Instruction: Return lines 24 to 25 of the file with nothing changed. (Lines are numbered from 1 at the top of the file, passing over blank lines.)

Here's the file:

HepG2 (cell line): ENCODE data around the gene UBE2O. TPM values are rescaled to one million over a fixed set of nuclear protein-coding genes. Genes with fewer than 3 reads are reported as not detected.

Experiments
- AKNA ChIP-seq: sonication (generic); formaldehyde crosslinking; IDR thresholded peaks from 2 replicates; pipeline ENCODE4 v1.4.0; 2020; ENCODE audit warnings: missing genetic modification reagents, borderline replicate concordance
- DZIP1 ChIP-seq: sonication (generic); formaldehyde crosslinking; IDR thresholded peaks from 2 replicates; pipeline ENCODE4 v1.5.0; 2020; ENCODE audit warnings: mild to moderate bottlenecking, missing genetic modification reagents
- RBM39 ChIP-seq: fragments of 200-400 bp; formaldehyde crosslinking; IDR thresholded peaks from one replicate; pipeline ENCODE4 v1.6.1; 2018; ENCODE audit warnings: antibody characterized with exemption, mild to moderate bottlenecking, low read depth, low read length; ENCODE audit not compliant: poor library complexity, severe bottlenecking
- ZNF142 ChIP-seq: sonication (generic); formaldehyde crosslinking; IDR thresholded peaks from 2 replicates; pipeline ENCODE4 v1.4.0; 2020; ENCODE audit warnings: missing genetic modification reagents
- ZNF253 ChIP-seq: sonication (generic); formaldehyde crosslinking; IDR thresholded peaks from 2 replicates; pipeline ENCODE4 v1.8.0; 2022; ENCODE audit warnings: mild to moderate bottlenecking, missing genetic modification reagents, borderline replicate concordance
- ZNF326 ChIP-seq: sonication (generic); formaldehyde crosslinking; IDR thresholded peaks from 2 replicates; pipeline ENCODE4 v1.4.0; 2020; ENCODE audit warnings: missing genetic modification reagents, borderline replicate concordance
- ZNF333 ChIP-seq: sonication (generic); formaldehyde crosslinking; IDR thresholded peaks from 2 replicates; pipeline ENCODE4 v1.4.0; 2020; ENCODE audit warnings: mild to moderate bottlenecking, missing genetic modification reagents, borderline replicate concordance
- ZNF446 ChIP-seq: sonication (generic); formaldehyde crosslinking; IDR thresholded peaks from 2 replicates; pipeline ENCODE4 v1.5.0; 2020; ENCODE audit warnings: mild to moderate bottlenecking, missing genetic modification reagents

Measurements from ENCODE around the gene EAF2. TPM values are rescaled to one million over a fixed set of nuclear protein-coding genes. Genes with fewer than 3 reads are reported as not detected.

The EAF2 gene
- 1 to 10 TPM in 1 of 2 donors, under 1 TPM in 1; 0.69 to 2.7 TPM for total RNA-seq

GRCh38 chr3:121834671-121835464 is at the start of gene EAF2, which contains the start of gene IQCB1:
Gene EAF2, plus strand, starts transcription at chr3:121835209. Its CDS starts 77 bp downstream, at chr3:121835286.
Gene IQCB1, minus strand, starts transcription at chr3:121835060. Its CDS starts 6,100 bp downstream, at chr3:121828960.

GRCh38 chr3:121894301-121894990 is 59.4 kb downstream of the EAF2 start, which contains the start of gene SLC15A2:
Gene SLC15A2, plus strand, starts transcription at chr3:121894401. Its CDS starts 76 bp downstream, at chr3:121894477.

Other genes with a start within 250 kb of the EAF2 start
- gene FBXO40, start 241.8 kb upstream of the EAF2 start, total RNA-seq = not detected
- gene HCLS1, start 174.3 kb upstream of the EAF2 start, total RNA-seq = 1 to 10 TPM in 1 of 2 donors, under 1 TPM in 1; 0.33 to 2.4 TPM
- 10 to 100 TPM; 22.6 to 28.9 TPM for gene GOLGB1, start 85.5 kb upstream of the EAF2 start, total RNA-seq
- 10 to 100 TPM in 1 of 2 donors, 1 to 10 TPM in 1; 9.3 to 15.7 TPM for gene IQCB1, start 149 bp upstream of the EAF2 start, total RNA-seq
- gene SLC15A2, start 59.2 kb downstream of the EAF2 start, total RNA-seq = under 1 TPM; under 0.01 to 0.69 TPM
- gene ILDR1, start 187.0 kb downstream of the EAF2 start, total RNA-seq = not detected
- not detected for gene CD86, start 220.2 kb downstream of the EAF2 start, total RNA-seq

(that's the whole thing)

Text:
- gene SLC15A2, start 59.2 kb downstream of the EAF2 start, total RNA-seq = under 1 TPM; under 0.01 to 0.69 TPM
- gene ILDR1, start 187.0 kb downstream of the EAF2 start, total RNA-seq = not detected